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  • Apple confirms 70 percent of iOS devices now running iOS 12

    Meanwhile, Google has announced Android Pie has been installed on 2% of Android devices. 
    And 90% of those on Pie probably don't even notice the difference. OS updates are so slightly incremental these days that there's barely any difference. Android services and security updates are rolled out separately, e.g. on my S8 I'm on Oreo but have the latest security update, my Maps, Assistant etc are all updates regularly from the Play store. When I've looked at new features in Pie, there's barely a reason to upgrade. It's about as compelling as a new version of Windows.
  • Blind comparison of photography on the iPhone XR versus Google Pixel 3 XL

    I don’t get why blurring the background is a positive.  I’d want to turn that “feature” off.  

    It must be some “artistic” crap, like black & white images vs. color.  Color is better... period.  Picture clarity is better... period.  Realistic colors vs. extra vibrant is subjective.  The default should as accurate as possible...

    The guy on stage (zoom) is the only place where the iPhone falls short in an obvious way.
    If you're just joking, please ignore my post. If not, the reason blur is used, is that it simulates how we see the real world. If you are looking at a person directly, you are focused on them and not the background. When you say the default should be "accurate" it's not always as simple as it may initially appear to decide on what that means, e.g. does that mean a wide angle should never be used as that's not the perspective we saw the moment in? You can't focus on a whole mountain in one glance. What about white balance? Our brain compensates for different coloured light so if you took an accurate picture under florescent light or even at midday, it wouldn't look anything like the scene we thought we saw. Some techniques are for the sake of art, others are to manipulate what was actually there so it looks more like what we thought we saw.
  • Gartner, IDC were both wildly wrong in guessing Apple's Q4 Mac shipments

    I really don't understand all the IDC/Gartner bashing. Anyone that uses the figures professionally, knows the data has limitations. Is it perfect? No way, but it's one input when making a business plan or measuring sales people if caution is used. The alternative is making your own guess. Most people understand that any market is made up of segments and the high-level, global figures are nice in press releases but useless for anything else anyway. You take that finer data and cut it to best reflect your own use.
  • Apple narrows iOS loyalty rate gap with Android in Q3, retention rates at all-time high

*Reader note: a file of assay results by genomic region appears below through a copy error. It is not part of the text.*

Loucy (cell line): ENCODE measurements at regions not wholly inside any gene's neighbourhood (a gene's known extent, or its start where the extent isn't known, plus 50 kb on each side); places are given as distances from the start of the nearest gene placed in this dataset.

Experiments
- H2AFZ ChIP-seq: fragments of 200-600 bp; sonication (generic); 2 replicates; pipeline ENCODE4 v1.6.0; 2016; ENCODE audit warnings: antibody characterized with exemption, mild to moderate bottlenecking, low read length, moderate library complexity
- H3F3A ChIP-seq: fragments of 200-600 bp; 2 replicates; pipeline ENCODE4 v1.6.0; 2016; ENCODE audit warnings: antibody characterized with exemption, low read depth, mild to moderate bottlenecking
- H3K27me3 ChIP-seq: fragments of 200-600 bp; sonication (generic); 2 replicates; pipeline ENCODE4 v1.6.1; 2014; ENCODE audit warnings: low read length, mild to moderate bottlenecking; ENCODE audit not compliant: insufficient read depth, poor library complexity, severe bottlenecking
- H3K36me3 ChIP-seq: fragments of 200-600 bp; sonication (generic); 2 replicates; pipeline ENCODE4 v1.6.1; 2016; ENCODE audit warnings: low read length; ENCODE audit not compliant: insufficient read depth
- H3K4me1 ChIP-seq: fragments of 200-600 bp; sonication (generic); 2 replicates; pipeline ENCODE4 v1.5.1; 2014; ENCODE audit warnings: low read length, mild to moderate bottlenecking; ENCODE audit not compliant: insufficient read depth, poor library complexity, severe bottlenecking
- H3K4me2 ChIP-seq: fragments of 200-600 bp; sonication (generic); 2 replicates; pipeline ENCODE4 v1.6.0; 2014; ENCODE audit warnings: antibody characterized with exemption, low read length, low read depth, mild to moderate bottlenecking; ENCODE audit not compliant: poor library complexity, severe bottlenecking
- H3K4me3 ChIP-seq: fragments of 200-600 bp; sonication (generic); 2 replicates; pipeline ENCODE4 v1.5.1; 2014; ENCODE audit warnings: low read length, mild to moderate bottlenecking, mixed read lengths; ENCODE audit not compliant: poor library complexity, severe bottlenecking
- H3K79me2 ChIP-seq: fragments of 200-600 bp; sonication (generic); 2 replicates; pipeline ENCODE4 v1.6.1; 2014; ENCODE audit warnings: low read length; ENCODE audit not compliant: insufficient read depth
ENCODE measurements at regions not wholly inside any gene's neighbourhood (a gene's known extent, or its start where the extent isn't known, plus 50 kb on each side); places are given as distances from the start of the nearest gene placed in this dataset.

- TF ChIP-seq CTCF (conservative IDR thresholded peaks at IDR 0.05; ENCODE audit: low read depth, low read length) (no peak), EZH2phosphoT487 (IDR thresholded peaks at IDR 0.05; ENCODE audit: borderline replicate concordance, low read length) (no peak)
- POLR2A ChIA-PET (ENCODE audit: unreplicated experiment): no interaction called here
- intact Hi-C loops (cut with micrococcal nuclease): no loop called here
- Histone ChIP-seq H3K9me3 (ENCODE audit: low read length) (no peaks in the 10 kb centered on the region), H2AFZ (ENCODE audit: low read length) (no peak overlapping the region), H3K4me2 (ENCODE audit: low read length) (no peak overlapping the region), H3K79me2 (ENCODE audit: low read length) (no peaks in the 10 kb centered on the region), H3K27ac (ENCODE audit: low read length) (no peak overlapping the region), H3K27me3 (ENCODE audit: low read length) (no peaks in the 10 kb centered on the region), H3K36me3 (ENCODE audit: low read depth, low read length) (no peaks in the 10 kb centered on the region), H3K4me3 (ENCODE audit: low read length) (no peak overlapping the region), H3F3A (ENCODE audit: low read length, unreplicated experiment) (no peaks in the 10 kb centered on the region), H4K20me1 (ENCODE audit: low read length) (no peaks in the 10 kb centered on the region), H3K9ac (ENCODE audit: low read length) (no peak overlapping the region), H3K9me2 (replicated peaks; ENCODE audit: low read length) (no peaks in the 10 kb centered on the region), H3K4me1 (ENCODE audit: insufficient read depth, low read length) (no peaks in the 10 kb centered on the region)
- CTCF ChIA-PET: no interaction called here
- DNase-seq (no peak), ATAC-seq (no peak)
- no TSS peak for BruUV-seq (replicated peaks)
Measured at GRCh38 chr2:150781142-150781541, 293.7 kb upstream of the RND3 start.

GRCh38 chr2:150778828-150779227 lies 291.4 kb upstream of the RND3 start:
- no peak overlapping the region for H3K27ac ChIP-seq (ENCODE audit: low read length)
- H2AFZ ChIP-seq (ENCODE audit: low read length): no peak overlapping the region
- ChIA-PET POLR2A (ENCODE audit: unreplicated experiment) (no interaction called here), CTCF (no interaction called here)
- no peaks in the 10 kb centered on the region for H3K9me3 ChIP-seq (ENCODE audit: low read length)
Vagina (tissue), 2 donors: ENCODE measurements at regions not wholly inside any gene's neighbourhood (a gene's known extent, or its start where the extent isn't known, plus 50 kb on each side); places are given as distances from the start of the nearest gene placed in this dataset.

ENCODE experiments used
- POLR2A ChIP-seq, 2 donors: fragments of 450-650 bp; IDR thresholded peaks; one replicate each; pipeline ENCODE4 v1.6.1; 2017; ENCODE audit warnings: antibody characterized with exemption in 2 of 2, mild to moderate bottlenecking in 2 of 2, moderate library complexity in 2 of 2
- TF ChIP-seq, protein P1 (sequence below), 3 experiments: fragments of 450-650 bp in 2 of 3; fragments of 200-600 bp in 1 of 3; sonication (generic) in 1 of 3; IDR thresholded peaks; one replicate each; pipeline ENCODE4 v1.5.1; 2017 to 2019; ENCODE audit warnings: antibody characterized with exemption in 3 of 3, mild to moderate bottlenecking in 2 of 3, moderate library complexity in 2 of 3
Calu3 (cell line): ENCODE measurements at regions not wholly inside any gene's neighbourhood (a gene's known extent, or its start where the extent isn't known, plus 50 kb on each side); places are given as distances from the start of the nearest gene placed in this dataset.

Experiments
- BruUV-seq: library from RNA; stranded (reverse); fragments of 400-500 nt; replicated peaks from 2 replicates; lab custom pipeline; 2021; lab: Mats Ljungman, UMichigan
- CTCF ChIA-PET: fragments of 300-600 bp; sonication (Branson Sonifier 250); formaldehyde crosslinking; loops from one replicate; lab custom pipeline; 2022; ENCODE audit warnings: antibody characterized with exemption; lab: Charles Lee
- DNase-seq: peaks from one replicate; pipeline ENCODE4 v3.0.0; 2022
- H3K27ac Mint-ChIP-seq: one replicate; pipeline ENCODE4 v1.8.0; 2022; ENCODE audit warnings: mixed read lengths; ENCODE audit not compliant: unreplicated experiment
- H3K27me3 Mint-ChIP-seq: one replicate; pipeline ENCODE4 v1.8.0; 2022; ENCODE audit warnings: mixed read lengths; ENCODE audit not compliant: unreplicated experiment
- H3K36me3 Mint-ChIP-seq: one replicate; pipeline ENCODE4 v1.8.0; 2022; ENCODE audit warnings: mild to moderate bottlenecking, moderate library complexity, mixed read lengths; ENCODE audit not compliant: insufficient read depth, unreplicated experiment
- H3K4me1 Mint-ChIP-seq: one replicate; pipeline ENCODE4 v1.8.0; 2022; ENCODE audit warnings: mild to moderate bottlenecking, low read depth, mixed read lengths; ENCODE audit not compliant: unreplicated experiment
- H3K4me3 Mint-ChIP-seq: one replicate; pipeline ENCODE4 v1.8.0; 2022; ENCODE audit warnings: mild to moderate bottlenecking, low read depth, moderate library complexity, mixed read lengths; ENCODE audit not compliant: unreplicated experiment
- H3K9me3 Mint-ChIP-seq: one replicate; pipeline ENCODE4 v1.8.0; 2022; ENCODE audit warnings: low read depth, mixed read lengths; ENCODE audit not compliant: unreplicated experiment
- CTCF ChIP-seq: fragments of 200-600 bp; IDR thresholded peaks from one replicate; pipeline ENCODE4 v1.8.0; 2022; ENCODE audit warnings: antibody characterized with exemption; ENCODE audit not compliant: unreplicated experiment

claire1 said:
    This contradicts the report from yesterday or was it the day before?

    I think Google’s “loyalty” could be reread as, “cheap people are still cheap, some are now aware they use Android.”

    When you ask all but the geekiest of Android users why they don’t have an iPhone nine times out of ten they say iPhones are too expensive. And the timed they don’t it’s normally something stupid like, “my friend says it’s better” or “I had an iPhone and the screen broke.” (Typically their android phone is already broken.)

    I've literally heard this stupidity and couldn't believe how stupid these people were. They didn't know android copied Apple's glass design I guess....
    It isn't really contradictory. The report the other day - assuming we're talking about the same thing - said there was low brand loyalty for Android handset makers but most people that switch from e.g. Samsung, switch to another Android handset. There can be low brand loyalty but high OS loyalty.
  • Google's Pixel 3 is a third strike for hapless HTC and LG

    This article is looking at Google through an Apple lens rather than a Google one. Pixel is just one element in Google's mobile strategy. They make more money by getting their services into the hands of more people - whether they are using a Pixel, a Galaxy, an iPhone, a desktop or a home device. The Pixel phones are ugly as anything on the market but they focus on bringing the standard of camera right up and providing a platform to showcase their services. If this drives all of their Android partners to work harder then Google wins. Apple makes money from hardware sales, Google makes it from eyeballs and ears. Also, I don't think you can say that Google has failed in hardware. Chromecasts, Nest, and Home devices are all incredibly successful. Google's business model doesn't require it to make a profit on the hardware, it's a channel for its services and advertising.